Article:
ALBUQUERQUE, NM – Secretary of the Interior Deb Haaland traveled to New Mexico to highlight President Biden’s Investing in America agenda, which is supporting efforts to make Western and tribal communities more resilient to drought and climate change, addressing environmental justice, and empowering first responders.
In Las Cruces, Secretary Haaland and Congressman Gabe Vasquez announced a $12.6 million investment from the Bipartisan Infrastructure Law to support the Brackish Groundwater National Desalination Research Facility. The group met with Bureau of Reclamation personnel and toured the facility in Alamogordo, which is part of the Biden-Harris administration’s all-of-government effort to enhance the resilience of the West to drought and climate change.
Secretary Haaland also joined the Mescalero Apache Tribal community to celebrate the groundbreaking of a new joint bridge project between the Department of Transportation and the Interior Department’s Bureau of Indian Affairs that will keep drivers safe and support the local economy. The Bipartisan Infrastructure Law is investing more than $13 billion directly to tribal communities across the country to repair roads, bridges and rails, expand access to clean drinking water, and advance environmental justice.
The leaders hosted an outdoor recreation roundtable to highlight the Biden-Harris administration’s Environmental Justice for All Initiative, the most ambitious environmental justice agenda in our nation’s history. Secretary Haaland also visited White Sands National Park, the largest and most visited National Park Service-managed site in New Mexico. In 2021, 782,000 people visited the park and spent an estimated $46.4 million in local gateway regions. During both opportunities, the Secretary underscored the Department’s commitment to ensuring that everyone, no matter their background or zip code, can enjoy the benefits of green spaces and the outdoors.
While in New Mexico, Secretary Haaland met with a number of first responders. She traveled to Artesia to deliver keynote remarks at the 31st Annual Indian Law Enforcement Officer’s Memorial to honor Bureau of Indian Affairs (BIA) law enforcement officers who were killed in the line of duty. She also met with BIA wildland firefighters to receive a briefing and aerial tour. These crews work alongside the teams on the Mescalero Apache reservation to address fire management in the area. In 2018 and again in 2021, the reservation was significantly affected by two large wildfires that burned nearly 9,000 acres and forced the evacuation of tribal members. The fires created significant damage to natural and cultural resources, which continue to affect the communities today. Both events provided an opportunity to hear directly from first responders serving the Department and Indian Country, and affirm the Secretary’s commitment to support and investing in those who risk their lives on behalf of our nation.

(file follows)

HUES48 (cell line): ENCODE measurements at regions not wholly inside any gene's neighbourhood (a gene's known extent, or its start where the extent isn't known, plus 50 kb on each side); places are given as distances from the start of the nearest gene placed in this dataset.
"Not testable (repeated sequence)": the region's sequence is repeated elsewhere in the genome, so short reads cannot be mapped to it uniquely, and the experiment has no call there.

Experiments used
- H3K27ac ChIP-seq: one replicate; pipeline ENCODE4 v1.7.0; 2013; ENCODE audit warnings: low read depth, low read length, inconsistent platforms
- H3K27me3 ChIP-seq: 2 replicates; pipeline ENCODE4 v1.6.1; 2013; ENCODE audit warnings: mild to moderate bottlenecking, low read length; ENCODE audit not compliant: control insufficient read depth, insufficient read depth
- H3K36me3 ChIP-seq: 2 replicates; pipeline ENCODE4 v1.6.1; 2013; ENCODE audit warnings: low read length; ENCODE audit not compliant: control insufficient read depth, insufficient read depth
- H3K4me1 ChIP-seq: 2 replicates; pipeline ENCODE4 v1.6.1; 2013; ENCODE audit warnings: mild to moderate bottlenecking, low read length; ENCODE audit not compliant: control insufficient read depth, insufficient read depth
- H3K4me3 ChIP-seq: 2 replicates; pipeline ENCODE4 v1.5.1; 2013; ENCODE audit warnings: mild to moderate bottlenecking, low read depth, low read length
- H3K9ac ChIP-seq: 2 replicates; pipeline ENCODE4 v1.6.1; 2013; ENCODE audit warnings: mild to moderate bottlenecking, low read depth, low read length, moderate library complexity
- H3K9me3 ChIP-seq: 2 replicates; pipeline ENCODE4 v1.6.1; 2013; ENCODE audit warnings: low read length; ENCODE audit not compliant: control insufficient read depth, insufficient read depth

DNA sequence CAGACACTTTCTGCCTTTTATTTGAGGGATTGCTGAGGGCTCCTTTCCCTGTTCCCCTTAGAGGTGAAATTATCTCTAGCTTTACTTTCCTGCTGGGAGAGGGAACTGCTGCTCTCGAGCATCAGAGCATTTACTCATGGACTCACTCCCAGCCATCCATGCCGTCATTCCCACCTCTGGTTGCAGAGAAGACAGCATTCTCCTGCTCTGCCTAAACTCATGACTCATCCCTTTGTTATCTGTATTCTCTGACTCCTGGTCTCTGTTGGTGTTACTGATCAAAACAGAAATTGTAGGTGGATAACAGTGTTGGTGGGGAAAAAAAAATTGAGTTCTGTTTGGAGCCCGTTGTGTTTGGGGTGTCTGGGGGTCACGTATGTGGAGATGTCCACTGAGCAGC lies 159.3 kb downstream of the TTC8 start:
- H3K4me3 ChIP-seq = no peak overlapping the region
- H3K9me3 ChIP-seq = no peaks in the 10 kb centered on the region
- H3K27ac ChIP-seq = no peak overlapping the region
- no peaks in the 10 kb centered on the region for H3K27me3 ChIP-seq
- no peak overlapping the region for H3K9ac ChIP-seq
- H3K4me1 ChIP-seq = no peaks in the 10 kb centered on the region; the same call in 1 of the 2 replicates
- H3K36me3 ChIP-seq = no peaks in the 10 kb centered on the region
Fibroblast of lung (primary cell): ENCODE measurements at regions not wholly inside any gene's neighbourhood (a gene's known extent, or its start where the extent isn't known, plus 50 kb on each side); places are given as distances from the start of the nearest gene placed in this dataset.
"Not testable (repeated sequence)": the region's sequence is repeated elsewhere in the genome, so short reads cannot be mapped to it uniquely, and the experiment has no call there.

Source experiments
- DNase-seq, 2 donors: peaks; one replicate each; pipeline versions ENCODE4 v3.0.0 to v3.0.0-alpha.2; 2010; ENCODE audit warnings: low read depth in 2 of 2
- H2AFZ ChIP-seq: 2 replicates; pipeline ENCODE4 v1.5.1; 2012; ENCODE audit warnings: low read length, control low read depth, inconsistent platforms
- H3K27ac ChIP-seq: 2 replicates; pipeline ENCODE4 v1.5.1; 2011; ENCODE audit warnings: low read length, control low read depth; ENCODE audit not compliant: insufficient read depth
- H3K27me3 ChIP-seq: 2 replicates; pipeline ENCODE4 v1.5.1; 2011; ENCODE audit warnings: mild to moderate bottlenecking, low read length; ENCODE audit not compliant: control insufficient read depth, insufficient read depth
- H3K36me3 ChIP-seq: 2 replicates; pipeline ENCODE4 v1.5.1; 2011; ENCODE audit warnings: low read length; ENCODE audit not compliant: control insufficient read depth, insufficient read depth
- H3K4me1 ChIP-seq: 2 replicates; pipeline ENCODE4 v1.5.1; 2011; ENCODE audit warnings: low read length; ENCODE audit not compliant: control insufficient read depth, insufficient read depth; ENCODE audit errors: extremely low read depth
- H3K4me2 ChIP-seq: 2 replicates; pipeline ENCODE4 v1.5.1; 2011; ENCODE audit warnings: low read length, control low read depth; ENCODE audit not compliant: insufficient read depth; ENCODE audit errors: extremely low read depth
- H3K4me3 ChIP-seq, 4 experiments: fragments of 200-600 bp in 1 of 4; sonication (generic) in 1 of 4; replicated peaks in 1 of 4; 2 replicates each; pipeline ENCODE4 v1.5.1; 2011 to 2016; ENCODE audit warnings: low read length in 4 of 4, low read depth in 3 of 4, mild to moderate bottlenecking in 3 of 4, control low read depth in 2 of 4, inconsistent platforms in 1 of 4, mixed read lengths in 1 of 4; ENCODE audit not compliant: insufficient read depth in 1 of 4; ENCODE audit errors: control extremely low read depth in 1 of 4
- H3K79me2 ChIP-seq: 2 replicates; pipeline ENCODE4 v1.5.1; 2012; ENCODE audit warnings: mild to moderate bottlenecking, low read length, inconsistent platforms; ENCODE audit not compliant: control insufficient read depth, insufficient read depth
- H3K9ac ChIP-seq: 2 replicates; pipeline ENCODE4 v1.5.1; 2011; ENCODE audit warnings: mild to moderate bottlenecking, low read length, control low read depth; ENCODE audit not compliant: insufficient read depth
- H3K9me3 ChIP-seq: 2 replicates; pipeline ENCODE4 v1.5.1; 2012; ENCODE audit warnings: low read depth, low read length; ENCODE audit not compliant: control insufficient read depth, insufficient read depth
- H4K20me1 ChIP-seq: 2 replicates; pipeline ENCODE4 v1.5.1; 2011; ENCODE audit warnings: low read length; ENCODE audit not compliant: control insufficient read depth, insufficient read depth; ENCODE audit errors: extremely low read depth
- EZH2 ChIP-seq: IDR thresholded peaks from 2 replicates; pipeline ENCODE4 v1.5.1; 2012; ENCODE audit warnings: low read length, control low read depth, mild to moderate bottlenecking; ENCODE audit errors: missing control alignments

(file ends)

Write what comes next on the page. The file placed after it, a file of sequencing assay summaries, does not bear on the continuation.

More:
President Biden is prioritizing mental health and has laid out a unity agenda, which includes a comprehensive national strategy to tackle the mental health crisis. The Biden-Harris administration is also making historic improvements for the federal wildland firefighting workforce. More robust health and well-being support is being combined with proposals for a permanent pay increase for wildland firefighters, expanded hiring, and housing improvements that are included in the President’s Fiscal Year 2024 Budget request. In addition to these investments, both the Bipartisan Infrastructure Law and Inflation Reduction Act provide historic funding for a suite of programs aimed at reducing wildfire risks, detecting wildfires, protecting communities and building more resilient infrastructure.